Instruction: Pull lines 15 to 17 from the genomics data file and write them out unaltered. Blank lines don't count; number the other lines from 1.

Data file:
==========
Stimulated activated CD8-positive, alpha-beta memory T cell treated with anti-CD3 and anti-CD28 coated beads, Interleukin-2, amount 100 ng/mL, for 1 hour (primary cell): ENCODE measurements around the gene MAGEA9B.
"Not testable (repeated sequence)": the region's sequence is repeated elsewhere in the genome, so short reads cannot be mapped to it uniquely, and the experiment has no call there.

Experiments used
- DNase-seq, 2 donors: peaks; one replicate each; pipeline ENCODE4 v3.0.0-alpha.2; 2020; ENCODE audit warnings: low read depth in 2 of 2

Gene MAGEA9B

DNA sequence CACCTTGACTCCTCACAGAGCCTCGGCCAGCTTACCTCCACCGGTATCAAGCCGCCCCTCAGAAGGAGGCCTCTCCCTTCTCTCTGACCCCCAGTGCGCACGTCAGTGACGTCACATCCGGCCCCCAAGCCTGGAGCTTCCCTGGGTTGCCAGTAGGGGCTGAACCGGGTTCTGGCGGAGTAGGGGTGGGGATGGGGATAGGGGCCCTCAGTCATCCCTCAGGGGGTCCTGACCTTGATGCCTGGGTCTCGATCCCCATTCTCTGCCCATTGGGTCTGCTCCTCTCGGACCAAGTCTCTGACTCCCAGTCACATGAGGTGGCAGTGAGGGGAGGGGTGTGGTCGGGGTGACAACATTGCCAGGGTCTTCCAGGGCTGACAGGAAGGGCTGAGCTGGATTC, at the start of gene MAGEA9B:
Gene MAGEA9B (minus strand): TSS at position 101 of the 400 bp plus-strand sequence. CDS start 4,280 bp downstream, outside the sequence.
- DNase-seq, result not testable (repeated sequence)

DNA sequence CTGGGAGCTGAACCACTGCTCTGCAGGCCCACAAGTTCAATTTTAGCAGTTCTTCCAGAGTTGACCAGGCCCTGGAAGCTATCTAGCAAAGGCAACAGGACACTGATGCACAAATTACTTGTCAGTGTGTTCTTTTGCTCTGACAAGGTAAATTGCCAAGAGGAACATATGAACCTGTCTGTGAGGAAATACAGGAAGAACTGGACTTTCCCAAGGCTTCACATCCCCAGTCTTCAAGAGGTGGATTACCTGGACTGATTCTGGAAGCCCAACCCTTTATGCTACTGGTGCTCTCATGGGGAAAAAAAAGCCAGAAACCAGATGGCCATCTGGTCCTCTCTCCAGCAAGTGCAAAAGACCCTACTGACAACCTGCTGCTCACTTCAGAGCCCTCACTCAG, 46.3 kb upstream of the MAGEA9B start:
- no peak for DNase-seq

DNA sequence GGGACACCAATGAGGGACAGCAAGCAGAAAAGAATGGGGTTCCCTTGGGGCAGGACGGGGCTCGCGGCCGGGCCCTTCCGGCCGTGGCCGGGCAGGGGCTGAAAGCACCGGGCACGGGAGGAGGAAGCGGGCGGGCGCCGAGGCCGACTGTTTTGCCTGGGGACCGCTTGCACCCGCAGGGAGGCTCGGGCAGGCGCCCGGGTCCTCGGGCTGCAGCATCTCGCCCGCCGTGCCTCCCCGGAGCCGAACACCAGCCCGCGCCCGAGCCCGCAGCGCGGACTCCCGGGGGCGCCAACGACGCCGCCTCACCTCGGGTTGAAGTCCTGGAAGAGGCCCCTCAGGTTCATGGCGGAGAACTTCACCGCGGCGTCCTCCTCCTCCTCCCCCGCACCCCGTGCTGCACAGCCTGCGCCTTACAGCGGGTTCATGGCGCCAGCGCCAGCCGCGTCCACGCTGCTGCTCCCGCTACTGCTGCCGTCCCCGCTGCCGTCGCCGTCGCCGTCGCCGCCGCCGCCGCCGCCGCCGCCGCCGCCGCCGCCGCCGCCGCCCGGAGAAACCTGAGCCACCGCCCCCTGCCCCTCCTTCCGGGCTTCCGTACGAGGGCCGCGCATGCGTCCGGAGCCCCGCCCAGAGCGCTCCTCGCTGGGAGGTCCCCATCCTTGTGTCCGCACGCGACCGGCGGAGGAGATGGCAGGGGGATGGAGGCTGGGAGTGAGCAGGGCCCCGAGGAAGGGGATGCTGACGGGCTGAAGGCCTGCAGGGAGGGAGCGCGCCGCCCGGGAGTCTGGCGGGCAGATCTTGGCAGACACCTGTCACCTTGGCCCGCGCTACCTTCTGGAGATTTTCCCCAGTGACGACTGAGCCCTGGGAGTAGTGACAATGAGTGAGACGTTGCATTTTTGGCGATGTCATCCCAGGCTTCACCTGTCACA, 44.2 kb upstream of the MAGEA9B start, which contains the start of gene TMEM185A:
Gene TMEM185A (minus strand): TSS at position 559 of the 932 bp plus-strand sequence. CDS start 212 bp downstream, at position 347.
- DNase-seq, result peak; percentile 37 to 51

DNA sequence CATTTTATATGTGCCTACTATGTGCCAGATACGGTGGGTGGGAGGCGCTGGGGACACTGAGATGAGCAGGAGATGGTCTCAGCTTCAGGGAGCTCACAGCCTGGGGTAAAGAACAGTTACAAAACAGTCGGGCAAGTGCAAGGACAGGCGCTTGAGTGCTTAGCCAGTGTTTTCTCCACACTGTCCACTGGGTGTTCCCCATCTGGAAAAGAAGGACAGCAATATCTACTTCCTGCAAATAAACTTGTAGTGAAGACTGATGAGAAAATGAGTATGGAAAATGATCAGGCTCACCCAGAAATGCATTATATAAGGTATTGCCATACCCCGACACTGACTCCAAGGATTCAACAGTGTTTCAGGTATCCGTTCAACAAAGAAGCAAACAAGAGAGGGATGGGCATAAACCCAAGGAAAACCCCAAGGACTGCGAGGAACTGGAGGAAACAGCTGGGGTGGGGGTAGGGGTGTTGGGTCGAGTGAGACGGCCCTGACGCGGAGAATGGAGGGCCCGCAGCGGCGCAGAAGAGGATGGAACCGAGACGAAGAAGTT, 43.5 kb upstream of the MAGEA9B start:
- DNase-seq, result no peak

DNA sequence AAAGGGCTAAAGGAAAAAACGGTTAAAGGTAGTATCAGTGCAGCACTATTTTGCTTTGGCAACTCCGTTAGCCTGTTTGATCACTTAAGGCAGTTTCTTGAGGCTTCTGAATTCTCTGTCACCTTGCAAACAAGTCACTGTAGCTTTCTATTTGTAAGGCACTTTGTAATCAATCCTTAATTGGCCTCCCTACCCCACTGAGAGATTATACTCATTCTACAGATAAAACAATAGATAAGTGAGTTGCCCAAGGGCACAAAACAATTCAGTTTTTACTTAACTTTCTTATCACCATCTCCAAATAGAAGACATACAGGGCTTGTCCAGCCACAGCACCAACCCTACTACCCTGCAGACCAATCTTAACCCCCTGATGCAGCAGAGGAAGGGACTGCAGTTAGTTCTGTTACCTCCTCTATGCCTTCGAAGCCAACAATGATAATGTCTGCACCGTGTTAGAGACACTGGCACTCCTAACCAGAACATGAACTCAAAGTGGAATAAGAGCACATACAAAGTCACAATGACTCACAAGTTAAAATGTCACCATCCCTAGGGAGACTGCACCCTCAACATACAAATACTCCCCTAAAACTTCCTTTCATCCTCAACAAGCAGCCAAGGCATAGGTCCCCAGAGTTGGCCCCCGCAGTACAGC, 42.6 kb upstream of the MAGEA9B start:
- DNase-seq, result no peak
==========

- DNase-seq, result no peak

DNA sequence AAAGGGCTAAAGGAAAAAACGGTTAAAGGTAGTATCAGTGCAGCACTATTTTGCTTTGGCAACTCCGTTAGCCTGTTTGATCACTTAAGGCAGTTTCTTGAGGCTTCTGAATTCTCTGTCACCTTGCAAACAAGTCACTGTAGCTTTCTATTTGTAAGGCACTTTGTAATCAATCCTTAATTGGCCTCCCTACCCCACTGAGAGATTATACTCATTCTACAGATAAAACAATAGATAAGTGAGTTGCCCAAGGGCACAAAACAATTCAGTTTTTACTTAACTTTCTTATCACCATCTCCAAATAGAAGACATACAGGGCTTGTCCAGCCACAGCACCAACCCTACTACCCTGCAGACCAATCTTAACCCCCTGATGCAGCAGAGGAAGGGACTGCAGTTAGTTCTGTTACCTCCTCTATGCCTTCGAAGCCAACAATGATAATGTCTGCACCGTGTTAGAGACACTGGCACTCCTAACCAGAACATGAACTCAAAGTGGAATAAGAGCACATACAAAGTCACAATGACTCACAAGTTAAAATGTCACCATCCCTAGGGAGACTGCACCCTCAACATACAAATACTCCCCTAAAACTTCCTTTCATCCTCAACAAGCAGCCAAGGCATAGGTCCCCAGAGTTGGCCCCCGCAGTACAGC, 42.6 kb upstream of the MAGEA9B start:
- DNase-seq, result no peak